The small, idyllic family farms that come to mind at the first mention of farming are all but gone, replaced by enormous factories that churn out animals at record speed, with little regard for their health and welfare. These factory farms produce a host of issues, including pervasive water and air pollution, particularly in vulnerable agricultural communities like those of the San Joaquin Valley in California. While the detriments of the factory farm model are numerous, contribution to climate change in particular has garnered significant attention. Animal agriculture in the U.S. produces 36% of the country’s methane, a greenhouse gas significantly more potent than carbon dioxide. Despite the myriad of problems posed by factory farms, industry has focused its attention on the climate change impacts of these enormous operations, and now purports to have the solution—anaerobic digesters. This technology captures methane from animal waste and produces biogas, an energy source that can be used much like natural gas. States like California heavily incentivize this otherwise cost prohibitive technology. This Article argues anaerobic digesters are a false solution to factory farms. It posits that by promoting them, California fails to acknowledge the greater environmental threat factory farms pose to the environment and the environmental justice concerns surrounding the expansion of animal agriculture spurred by digesters. Accordingly, this Article examines a number of possible solutions to the recent growth of anaerobic digesters in California, including potential improvements to California’s environmental justice legislation, possible redress using environmental litigation, and a possible challenge to the funding driving anaerobic digester growth in California. Ultimately, this Article concludes that California should cease supporting anaerobic digesters and should focus instead on funding holistic solutions to factory farm issues in order to safeguard California’s most vulnerable communities.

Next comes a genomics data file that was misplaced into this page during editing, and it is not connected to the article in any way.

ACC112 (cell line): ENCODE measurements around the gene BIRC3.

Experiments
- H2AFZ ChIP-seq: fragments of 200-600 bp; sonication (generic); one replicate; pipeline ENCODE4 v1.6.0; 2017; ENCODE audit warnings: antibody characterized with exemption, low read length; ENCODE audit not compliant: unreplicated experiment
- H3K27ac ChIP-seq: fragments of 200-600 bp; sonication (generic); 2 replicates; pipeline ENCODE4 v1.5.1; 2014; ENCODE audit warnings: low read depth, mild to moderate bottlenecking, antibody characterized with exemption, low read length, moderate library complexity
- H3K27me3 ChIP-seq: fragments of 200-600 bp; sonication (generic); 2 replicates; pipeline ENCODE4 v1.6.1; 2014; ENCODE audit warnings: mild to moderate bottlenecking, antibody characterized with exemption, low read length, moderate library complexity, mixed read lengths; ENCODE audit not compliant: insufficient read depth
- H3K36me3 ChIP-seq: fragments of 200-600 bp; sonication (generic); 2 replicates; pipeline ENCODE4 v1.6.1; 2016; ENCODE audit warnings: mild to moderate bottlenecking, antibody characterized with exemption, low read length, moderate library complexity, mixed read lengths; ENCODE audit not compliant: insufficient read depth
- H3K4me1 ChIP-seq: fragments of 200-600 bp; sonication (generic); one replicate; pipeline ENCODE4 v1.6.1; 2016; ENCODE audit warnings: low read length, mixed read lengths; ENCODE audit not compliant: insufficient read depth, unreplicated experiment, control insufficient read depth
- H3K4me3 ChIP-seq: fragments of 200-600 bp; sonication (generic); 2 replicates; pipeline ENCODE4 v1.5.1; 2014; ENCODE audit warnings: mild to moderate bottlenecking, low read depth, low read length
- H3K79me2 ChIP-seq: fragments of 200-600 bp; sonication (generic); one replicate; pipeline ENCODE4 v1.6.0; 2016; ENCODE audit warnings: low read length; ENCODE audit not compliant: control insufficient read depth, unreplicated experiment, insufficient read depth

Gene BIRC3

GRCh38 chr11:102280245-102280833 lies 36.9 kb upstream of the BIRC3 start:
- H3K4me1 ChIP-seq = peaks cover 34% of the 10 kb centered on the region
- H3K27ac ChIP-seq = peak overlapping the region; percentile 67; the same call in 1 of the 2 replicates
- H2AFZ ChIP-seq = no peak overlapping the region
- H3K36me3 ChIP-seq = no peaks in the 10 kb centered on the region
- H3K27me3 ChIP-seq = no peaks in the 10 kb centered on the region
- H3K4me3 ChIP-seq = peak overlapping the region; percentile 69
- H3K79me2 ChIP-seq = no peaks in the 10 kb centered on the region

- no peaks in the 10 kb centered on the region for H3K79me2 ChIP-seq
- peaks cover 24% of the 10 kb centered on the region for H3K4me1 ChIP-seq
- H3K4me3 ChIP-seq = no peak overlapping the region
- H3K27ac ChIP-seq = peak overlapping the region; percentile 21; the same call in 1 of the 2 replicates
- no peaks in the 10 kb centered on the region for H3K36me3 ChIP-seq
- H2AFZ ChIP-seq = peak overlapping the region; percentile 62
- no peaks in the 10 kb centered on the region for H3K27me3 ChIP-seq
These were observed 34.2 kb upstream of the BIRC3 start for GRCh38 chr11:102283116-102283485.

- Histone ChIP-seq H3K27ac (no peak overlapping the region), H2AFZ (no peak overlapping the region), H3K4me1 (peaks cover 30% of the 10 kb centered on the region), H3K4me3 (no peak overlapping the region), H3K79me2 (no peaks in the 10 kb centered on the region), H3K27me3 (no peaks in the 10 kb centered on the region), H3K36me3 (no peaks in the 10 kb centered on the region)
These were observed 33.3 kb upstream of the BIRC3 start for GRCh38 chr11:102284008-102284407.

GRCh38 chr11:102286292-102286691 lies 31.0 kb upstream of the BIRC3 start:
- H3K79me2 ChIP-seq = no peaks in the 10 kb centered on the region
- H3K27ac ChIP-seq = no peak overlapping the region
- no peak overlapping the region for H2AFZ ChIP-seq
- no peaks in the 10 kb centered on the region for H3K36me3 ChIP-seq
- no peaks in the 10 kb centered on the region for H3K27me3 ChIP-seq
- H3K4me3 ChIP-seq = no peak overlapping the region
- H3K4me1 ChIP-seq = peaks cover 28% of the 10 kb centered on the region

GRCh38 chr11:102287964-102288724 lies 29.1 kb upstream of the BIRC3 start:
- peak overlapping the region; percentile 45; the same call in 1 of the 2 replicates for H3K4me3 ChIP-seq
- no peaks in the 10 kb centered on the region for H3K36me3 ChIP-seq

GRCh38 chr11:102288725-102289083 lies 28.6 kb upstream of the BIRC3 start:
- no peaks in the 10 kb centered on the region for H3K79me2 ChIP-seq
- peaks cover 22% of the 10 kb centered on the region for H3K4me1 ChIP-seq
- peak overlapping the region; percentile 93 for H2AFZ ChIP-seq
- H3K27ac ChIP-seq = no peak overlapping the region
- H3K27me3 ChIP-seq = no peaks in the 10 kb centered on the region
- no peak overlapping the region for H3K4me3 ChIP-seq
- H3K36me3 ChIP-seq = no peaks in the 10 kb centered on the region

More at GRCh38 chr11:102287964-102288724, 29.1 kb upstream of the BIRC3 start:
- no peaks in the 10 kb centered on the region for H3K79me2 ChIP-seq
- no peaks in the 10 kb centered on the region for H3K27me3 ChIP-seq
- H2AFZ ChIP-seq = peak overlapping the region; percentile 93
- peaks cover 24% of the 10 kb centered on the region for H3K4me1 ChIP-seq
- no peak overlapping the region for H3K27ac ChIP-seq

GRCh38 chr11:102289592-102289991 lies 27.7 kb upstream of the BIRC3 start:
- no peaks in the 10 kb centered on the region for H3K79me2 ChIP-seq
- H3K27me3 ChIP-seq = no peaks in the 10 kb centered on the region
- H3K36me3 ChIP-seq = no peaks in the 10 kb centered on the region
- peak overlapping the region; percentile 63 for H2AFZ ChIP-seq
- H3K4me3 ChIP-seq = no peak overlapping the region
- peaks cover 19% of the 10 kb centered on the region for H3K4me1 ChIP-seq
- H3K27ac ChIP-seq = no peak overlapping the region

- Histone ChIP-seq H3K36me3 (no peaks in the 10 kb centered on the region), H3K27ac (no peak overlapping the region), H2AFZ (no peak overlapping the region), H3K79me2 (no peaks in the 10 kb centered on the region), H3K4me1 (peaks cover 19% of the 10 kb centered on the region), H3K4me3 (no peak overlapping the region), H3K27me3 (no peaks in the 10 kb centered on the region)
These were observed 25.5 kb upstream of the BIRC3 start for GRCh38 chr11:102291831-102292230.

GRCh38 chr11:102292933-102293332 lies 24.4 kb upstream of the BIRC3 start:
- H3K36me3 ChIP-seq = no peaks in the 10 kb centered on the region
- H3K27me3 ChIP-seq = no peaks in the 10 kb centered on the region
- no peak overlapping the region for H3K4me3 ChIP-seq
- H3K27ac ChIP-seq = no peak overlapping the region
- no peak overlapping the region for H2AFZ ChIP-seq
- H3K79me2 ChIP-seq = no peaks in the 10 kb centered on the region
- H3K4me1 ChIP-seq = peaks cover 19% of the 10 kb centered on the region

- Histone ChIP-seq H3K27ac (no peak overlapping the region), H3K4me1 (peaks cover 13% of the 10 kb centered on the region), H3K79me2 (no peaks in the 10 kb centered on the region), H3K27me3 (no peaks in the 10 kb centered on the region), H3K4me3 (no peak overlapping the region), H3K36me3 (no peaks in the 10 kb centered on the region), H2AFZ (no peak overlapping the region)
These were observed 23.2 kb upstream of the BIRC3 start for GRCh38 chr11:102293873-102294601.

Manure, Methane, and Money: The Anaerobic Digester Disaster in California,
Animal L. Rev.
Available at: https://lawcommons.lclark.edu/alr/vol29/iss1/4